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Wednesday, May 28, 2014

Garlic and Cervical Cancer

 Posted by Chantel Martiromo 

Cervical cancer is malignant neoplasm of the cervix uteri or cervical area caused by abnormal cells growth with alternation of cells DNA. According to the American Cancer Society's, in 2014, 12,360 new cases of invasive cervical cancer will be diagnosed with the death of  4,020 patients. The risk of cervical cancer is higher in Hispanic women followed by African-Americans, Asians and Pacific Islanders, and whites(a).
Depending to the stage and grade of the cancer, if the cancer is found in the early stahe, hysterectomy may not be needed. Other while  after sugery, chemotherapy including Cisplatin, Fluorouracil (5-FU), Mitomycin, Paclitaxel, Ifosfamide, Carboplatin, Bevacizumab and radiotherapy may be necesary, but with certain side effects. Emerging suggestion of a healthy and balanced diet to improve high serum levels of antioxidants may reduce cervical neoplasia risk(b)(c)  but other suggested that the role of diet and nutrition in the etiology of cervical cancer is not yet resolved(d) and Catalan Institute of Oncology study showed statistically nonsignificant inverse associations were also observed for leafy vegetables, root vegetables, garlic and onions, citrus fruits, vitamin C, vitamin E and retinol for invasive squamous cervical cancer (ISC)(e).
Epidemiological studies, linking herbal medicine in reduced risk of cervical cancer have not been consistent. But certain herbs and spice may be effective in  treating cervical caner(1) with little or no side effects.
Garlic (Allium sativum) is a species in the onion genus, belonging to family Amaryllidaceae, native to central Asia. It has been used popularly in traditional and Chinese medicine in treating common cold and flu to the Plague, blood pressure cholesterol levels, natural antibiotic, etc.
Diallyl sulfide (DAS), a chemical component of garlic induced mitochondrial dysfunction, leading to the release of cytochrome c for causing apoptosis in human cervical cancer Ca Ski cells(21) and cell cycle arrest and apoptosis through the p53, caspase- and mitochondria-dependent pathways in in HeLa human cervical cancer cells(22). The Defense Food Research Laboratory study indicated that Garlic exerted its anticarcinogenic effect(including cervical cancer) through a number of mechanisms, including scavenging of radicals, increasing gluathione levels, increasing the activities of enzymes(23). In 3-methylcholanthrene (MCA)-induced carcinogenesis in the uterine cervix of virgin young adult Swiss albino mice study, found a significant decline in the incidence of carcinoma with oral administration of garlic at the dose level of 400 mg/kg body wt./day for 2 weeks before and 4 weeks following carcinogen thread insertion(24).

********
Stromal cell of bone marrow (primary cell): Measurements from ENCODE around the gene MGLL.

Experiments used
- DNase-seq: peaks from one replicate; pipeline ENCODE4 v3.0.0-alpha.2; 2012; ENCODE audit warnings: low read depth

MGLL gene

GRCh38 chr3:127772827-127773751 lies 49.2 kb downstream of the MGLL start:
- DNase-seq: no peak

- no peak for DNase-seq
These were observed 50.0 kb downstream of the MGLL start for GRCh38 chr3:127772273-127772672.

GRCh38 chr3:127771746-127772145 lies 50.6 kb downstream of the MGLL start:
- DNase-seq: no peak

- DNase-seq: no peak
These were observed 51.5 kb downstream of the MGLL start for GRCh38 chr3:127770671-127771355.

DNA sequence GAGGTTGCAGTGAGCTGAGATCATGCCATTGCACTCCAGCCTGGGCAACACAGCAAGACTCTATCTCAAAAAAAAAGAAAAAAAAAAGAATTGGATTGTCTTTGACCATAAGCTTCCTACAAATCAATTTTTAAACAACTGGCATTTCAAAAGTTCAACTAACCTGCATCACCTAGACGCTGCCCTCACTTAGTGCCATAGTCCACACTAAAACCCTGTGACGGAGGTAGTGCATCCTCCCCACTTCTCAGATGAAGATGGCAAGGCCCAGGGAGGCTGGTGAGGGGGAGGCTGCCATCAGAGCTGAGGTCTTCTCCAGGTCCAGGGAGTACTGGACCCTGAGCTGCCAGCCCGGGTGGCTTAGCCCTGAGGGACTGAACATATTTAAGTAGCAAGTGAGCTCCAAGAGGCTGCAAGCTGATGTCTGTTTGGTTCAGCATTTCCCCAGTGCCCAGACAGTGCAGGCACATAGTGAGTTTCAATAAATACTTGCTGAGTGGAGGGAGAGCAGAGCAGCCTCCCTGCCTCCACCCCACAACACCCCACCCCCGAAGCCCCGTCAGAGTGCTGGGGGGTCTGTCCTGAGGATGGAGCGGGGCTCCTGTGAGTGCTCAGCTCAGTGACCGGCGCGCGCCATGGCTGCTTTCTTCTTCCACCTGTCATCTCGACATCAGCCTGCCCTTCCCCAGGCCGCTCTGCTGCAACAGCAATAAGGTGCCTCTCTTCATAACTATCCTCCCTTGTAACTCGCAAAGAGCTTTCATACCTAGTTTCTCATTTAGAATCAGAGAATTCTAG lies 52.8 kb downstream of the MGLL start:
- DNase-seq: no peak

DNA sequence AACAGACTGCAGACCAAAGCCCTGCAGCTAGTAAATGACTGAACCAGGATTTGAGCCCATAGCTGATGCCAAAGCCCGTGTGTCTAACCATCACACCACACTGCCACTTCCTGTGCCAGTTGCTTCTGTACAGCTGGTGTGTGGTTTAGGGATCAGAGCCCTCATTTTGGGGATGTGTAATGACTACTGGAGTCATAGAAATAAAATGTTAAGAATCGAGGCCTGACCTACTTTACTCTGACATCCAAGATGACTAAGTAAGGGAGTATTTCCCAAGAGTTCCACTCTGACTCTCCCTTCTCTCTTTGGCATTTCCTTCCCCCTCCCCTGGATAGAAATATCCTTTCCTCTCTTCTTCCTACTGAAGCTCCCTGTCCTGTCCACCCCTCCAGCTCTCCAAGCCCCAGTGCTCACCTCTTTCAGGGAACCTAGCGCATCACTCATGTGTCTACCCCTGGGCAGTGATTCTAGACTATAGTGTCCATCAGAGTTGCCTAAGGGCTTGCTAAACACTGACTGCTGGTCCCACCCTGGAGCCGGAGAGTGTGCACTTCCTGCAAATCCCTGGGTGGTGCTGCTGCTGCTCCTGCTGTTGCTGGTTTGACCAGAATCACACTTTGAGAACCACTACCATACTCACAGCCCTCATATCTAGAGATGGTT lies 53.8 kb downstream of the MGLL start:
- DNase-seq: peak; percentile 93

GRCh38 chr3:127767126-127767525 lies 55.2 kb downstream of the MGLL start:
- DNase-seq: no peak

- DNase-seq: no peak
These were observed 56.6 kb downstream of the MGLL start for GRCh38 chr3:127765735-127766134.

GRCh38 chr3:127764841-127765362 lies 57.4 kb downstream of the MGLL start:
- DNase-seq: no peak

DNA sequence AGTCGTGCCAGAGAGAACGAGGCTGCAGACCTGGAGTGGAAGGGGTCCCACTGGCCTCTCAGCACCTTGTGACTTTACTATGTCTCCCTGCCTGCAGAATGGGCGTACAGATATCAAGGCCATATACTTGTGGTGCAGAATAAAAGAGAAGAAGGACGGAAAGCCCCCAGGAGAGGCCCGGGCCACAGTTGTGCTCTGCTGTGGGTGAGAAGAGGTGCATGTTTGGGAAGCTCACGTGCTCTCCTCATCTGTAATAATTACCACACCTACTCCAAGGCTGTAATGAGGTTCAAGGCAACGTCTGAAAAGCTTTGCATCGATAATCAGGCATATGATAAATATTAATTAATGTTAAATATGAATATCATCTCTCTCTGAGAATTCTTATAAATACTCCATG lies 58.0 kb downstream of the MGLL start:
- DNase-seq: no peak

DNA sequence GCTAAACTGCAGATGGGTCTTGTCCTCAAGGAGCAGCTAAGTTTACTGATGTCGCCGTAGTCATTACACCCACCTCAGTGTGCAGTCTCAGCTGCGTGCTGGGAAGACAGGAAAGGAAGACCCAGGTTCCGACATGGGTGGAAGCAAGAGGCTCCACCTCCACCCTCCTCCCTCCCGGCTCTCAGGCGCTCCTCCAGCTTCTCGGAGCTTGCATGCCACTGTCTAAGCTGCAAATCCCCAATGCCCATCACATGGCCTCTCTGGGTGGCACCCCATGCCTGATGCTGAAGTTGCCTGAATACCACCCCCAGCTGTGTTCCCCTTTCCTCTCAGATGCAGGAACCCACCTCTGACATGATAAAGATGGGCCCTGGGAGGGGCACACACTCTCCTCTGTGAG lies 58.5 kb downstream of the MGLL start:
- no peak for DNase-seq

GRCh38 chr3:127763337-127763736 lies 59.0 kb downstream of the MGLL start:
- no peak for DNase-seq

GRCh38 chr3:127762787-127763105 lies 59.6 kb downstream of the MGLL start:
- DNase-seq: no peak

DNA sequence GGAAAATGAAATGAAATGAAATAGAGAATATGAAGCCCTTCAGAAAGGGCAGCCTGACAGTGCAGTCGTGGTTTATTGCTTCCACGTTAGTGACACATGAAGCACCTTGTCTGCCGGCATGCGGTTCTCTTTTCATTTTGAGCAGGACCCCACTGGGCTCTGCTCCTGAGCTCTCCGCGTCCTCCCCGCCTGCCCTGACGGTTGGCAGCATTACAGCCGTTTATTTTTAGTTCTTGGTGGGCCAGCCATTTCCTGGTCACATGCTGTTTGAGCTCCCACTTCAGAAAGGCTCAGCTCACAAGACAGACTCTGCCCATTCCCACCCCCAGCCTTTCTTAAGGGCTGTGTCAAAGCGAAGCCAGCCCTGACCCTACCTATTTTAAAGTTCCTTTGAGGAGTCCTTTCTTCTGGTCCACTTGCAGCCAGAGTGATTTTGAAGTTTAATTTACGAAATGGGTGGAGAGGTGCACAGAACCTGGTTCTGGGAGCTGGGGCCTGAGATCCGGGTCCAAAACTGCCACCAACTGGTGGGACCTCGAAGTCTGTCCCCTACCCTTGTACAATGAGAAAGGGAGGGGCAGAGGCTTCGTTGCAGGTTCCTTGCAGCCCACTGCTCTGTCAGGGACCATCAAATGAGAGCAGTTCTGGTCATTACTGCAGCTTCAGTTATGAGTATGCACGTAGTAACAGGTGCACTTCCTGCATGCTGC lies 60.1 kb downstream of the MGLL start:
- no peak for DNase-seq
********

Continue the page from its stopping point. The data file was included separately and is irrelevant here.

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References
(a) Cerical cancer (Amerrican cancer society)
(b) Diet and serum micronutrients in relation to cervical neoplasia and cancer among low-income Brazilian women by Tomita LY1, Longatto Filho A, Costa MC, Andreoli MA, Villa LL, Franco EL, Cardoso MA; Brazilian Investigation into Nutrition and Cervical Cancer Prevention (BRINCA) Study Team.(PubMed)
(c) Associations of dietary dark-green and deep-yellow vegetables and fruits with cervical intraepithelial neoplasia: modification by smoking by Tomita LY1, Roteli-Martins CM, Villa LL, Franco EL, Cardoso MA; BRINCA Study Team.(PubMed)
(d) Diet and the risk of in situ cervical cancer among white women in the United States by Ziegler RG1, Jones CJ, Brinton LA, Norman SA, Mallin K, Levine RS, Lehman HF, Hamman RF, Trumble AC, Rosenthal JF, et al.(PubMed)
(e) Dietary factors and in situ and invasive cervical cancer risk in the European prospective investigation into cancer and nutrition study by González CA1, Travier N, Luján-Barroso L, Castellsagué X, Bosch FX, Roura E, Bueno-de-Mesquita HB, Palli D, Boeing H, Pala V, Sacerdote C, Tumino R, Panico S, Manjer J, Dillner J, Hallmans G, Kjellberg L, Sanchez MJ, Altzibar JM, Barricarte A, Navarro C, Rodriguez L, Allen N, Key TJ, Kaaks R, Rohrmann S, Overvad K, Olsen A, Tjønneland A, Munk C, Kjaer SK, Peeters PH, van Duijnhoven FJ, Clavel-Chapelon F, Boutron-Ruault MC, Trichopoulou A, Benetou V, Naska A, Lund E, Engeset D, Skeie G, Franceschi S, Slimani N, Rinaldi S, Riboli E.(PubMed)

(21) Diallyl sulfide promotes cell-cycle arrest through the p53 expression and triggers induction of apoptosis via caspase- and mitochondria-dependent signaling pathways in human cervical cancer Ca Ski cells by Chiu TH1, Lan KY, Yang MD, Lin JJ, Hsia TC, Wu CT, Yang JS, Chueh FS, Chung JG.(PubMed)
(22) Diallyl sulfide induces cell cycle arrest and apoptosis in HeLa human cervical cancer cells through the p53, caspase- and mitochondria-dependent pathways by Wu PP1, Chung HW, Liu KC, Wu RS, Yang JS, Tang NY, Lo C, Hsia TC, Yu CC, Chueh FS, Lin SS, Chung JG.(PubMed)
(23) Anticarcinogenic properties of garlic: a review by Khanum F1, Anilakumar KR, Viswanathan KR.(PubMed)
(24) Chemopreventive action of garlic on methylcholanthrene-induced carcinogenesis in the uterine cervix of mice by Hussain SP1, Jannu LN, Rao AR.(PubMed)

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